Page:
This show goes to prove that you simply can’t beat the classics. Sheer class from top to bottom, prow to stern, starboard to port, pick your own nautical analogy. From the timeless music and lyrics of Cole Porter to the stunning tap sequence that closes the first act to an array of superb performances this was simply brilliant.
Caroline O’Connor was an absolute powerhouse as Reno Sweeney. What I liked most about her performance was that she wasn’t afraid to take the mickey out of herself. It was a fun turn with a real glimmer of mischief in the eyes. That and the fact O’Connor can hoof it with the best of them as the title number emphatically demonstrated, and belt out a number like Blow, Gabriel, Blow with such power and precision. Her comedic skills were also impressive with the double act of Friendship with the outstanding Wayne Scott Kermond a highlight.
Kermond was a real driving force bringing flair and charm to the gangster Moonface Martin as well as the Irish Father he disguises himself as on-board the SS American. Yes, there are plenty of hijinks as another interloper, stockbroker Billy Crocker (Alex Rathgeber) is mistaken for the gangster while trying to win the heart of socialite Hope Harcourt (Claire Lyon) who is to be married to Lord Evelyn Oakleigh (Todd McKenney). The story is fast-paced, witty and very funny as schemes are hatched and foiled leading to a most amusing wedding sequence to end the show.
McKenney was another one who threw caution to the wind and was fabulously goofy as Evelyn. The Gypsy In Me was a camp masterclass that was irresistibly funny. Rathgeber was a handsome and likeable Billy with a superb singing voice that he displayed in so many classic songs – You’re The Top, Easy To Love, It’s De-Lovely, and All Through the Night. The gorgeous Lyon was nicely matched with him and shone on her own during Goodbye, Little Dream, Goodbye. Understudy Samantha Leigh Dodemaide made for a flighty and sexy Erma with her showpiece number Buddie Beware another highlight.
Gerry Connolly provided lots of droll humour with Carmen Duncan a welcome presence as Hope’s mother. I believe it was another understudy, David Spencer, who played Billy’s boss, Elisha Whitney, who had several well executed comic scenes. Then there was the ensemble that added so much colour and movement and were superb in the massed tap assault of Anything Goes that will probably be the most spectacular sequence I’ll see on a stage all year. Led by O’Connor it was an ecstatic close to the first act.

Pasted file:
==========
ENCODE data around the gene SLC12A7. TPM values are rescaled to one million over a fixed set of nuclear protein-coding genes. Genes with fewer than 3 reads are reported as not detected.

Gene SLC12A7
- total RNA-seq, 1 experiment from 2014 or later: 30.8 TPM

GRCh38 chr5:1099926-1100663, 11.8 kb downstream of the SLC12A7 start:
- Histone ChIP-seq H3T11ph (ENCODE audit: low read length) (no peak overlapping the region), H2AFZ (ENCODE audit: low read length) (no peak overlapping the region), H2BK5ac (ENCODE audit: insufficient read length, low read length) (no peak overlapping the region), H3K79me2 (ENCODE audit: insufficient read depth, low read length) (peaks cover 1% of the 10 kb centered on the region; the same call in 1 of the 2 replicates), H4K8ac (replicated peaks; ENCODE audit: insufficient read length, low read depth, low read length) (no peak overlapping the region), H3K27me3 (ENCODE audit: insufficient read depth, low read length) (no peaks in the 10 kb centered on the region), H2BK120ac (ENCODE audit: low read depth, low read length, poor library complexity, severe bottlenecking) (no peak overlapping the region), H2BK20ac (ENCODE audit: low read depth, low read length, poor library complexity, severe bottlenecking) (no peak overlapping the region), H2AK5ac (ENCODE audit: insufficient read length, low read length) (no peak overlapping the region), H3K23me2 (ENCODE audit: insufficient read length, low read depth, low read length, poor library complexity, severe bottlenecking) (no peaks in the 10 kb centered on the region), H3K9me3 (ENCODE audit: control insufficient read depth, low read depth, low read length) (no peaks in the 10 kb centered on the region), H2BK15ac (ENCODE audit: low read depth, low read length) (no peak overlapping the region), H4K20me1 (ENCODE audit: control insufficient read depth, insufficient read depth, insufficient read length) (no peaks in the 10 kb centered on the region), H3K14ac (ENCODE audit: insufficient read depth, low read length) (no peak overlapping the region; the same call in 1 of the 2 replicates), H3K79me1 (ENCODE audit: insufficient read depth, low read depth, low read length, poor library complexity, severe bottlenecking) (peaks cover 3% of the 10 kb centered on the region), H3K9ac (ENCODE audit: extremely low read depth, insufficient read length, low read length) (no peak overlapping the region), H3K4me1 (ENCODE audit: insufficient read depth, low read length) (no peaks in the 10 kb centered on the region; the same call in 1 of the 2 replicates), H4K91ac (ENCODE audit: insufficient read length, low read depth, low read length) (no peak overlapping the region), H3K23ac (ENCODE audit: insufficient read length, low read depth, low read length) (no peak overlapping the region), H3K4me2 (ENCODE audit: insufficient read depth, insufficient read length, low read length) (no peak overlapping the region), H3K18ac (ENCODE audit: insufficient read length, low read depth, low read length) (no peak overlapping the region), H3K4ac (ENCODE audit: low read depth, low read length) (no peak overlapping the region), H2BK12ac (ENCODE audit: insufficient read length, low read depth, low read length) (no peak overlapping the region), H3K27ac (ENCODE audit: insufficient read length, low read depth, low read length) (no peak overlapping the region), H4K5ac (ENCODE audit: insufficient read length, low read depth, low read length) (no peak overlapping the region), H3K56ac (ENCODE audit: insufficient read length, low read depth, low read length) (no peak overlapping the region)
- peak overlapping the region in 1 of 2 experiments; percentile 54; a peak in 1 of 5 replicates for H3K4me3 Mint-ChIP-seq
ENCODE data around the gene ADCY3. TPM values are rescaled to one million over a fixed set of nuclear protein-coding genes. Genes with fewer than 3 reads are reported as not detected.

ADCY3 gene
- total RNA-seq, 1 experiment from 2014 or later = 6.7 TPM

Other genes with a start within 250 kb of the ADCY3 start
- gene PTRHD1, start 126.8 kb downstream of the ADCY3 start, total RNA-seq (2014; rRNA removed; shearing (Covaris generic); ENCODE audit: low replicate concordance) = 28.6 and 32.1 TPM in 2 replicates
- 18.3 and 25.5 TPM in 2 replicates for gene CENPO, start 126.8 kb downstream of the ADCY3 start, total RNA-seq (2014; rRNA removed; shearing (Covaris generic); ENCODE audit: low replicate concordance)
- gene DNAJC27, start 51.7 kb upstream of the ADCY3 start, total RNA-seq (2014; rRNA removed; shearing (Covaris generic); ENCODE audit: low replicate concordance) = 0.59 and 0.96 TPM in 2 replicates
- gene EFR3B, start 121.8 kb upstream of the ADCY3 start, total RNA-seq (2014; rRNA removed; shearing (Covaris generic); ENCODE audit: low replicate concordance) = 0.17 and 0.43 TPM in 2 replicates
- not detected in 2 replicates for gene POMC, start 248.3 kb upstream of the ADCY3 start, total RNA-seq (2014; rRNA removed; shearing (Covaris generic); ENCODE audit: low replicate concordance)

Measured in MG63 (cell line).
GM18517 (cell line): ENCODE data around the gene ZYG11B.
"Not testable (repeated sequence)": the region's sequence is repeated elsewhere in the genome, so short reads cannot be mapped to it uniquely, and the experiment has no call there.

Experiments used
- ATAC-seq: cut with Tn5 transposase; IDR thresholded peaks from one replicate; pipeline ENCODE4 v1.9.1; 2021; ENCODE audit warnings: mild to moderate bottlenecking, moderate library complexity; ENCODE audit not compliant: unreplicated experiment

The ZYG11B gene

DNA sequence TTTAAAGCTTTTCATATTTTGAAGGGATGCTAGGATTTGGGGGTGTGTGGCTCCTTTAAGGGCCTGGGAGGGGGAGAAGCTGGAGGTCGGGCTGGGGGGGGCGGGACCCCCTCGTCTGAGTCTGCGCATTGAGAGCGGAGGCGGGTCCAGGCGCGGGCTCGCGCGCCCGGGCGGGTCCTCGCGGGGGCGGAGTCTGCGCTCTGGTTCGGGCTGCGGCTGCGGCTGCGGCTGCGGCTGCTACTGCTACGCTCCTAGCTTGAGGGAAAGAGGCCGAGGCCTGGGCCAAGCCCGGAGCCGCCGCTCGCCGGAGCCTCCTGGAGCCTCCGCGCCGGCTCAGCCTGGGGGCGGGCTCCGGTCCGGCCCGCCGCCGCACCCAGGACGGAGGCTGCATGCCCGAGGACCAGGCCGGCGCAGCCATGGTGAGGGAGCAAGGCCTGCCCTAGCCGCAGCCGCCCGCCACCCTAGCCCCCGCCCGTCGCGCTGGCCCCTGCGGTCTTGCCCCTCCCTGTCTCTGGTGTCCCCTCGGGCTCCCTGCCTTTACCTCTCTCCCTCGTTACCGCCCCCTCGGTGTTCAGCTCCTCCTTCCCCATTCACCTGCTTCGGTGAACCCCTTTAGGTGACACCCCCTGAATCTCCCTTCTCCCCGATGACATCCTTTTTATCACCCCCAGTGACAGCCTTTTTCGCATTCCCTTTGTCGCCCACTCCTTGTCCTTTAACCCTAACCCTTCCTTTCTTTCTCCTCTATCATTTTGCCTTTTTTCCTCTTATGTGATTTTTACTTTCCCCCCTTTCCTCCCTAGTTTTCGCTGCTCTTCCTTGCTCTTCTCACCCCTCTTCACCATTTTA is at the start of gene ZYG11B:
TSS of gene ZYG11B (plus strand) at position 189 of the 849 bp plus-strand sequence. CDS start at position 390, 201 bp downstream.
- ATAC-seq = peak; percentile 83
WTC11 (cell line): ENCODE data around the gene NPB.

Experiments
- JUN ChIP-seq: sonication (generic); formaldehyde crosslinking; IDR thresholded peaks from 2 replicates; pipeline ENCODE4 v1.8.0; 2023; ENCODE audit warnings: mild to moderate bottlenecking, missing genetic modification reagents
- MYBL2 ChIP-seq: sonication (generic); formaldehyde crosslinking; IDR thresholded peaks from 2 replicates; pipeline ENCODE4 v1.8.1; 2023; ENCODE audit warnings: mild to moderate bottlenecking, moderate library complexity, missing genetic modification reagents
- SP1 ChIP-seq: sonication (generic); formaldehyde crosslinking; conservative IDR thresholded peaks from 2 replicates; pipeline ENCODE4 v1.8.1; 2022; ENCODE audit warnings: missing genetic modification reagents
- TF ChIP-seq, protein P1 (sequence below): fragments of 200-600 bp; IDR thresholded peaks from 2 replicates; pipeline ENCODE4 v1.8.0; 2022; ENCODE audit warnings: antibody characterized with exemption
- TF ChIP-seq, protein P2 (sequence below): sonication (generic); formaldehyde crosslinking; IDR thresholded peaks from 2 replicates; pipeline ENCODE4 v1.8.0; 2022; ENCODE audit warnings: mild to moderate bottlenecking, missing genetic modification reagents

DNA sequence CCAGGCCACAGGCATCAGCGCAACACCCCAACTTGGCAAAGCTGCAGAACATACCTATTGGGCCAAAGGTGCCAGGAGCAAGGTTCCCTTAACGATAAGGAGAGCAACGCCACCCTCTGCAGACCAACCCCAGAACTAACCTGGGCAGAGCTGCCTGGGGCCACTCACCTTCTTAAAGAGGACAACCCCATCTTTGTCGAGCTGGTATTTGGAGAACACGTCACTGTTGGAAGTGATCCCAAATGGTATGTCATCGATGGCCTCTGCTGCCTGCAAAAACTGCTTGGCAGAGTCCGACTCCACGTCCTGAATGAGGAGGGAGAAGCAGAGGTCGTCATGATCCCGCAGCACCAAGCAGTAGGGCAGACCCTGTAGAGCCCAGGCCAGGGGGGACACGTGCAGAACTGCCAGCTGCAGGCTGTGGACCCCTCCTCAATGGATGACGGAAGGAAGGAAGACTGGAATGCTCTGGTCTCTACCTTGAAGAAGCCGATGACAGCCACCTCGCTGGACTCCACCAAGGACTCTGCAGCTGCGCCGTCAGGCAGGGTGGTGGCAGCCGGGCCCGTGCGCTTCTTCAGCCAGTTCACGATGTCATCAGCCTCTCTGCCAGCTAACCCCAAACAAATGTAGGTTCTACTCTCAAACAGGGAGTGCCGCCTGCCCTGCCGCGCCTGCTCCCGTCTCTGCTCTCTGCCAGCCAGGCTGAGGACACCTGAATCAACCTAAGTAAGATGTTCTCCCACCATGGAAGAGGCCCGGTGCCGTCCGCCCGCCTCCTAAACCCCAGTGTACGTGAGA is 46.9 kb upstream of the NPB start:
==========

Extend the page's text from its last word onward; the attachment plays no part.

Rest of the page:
The set was on two levels with the band upstairs behind the depiction of the prow of the ship. On the bottom level the middle section allowed for individual sets such as cabins to be slid into place and it was all slickly done with multiple entry and exit points that accentuated the slapstick nature of a lot of the material.
The 16 piece orchestra was superb under Musical Director/Conductor Peter Casey and the sound design at the Princess Theatre was immaculate. And how can you beat the music and songs of Cole Porter? It is a roster of amazing numbers and the first act in its construction and execution is musical theatre at its absolute pinnacle.
During this trip I enjoyed Strictly Ballroom and The Lion King has a touch of magic about it but Anything Goes, for me, blows both of those shows out of the water. It elegantly demonstrates what happens when you put a first rate cast in a well written show with a world class score and timeless songs. Sensational.